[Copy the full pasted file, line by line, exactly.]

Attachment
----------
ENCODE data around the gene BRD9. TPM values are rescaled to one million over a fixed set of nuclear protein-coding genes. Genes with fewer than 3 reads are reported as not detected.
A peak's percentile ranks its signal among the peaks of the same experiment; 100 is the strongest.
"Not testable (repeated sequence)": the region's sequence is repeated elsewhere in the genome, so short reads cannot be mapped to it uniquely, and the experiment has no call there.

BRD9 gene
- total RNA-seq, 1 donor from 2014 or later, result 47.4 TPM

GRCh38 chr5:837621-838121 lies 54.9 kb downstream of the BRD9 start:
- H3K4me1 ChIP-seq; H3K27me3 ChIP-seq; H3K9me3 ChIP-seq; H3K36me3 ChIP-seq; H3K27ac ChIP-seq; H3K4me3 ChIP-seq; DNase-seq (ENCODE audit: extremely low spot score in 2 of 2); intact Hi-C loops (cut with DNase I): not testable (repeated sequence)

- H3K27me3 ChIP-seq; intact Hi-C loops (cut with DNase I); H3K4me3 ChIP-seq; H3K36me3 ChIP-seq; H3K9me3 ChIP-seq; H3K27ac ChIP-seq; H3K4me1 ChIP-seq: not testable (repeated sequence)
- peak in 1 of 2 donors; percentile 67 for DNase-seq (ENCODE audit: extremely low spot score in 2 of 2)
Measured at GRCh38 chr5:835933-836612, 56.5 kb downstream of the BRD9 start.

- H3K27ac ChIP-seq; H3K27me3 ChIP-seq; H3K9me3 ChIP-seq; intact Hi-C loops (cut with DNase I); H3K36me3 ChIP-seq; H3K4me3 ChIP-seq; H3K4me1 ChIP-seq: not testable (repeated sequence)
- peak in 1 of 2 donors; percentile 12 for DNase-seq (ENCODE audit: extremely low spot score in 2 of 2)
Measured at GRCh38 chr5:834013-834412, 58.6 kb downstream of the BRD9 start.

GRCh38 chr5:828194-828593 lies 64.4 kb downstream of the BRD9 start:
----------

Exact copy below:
ENCODE data around the gene BRD9. TPM values are rescaled to one million over a fixed set of nuclear protein-coding genes. Genes with fewer than 3 reads are reported as not detected.
A peak's percentile ranks its signal among the peaks of the same experiment; 100 is the strongest.
"Not testable (repeated sequence)": the region's sequence is repeated elsewhere in the genome, so short reads cannot be mapped to it uniquely, and the experiment has no call there.

BRD9 gene
- total RNA-seq, 1 donor from 2014 or later, result 47.4 TPM

GRCh38 chr5:837621-838121 lies 54.9 kb downstream of the BRD9 start:
- H3K4me1 ChIP-seq; H3K27me3 ChIP-seq; H3K9me3 ChIP-seq; H3K36me3 ChIP-seq; H3K27ac ChIP-seq; H3K4me3 ChIP-seq; DNase-seq (ENCODE audit: extremely low spot score in 2 of 2); intact Hi-C loops (cut with DNase I): not testable (repeated sequence)

- H3K27me3 ChIP-seq; intact Hi-C loops (cut with DNase I); H3K4me3 ChIP-seq; H3K36me3 ChIP-seq; H3K9me3 ChIP-seq; H3K27ac ChIP-seq; H3K4me1 ChIP-seq: not testable (repeated sequence)
- peak in 1 of 2 donors; percentile 67 for DNase-seq (ENCODE audit: extremely low spot score in 2 of 2)
Measured at GRCh38 chr5:835933-836612, 56.5 kb downstream of the BRD9 start.

- H3K27ac ChIP-seq; H3K27me3 ChIP-seq; H3K9me3 ChIP-seq; intact Hi-C loops (cut with DNase I); H3K36me3 ChIP-seq; H3K4me3 ChIP-seq; H3K4me1 ChIP-seq: not testable (repeated sequence)
- peak in 1 of 2 donors; percentile 12 for DNase-seq (ENCODE audit: extremely low spot score in 2 of 2)
Measured at GRCh38 chr5:834013-834412, 58.6 kb downstream of the BRD9 start.

GRCh38 chr5:828194-828593 lies 64.4 kb downstream of the BRD9 start: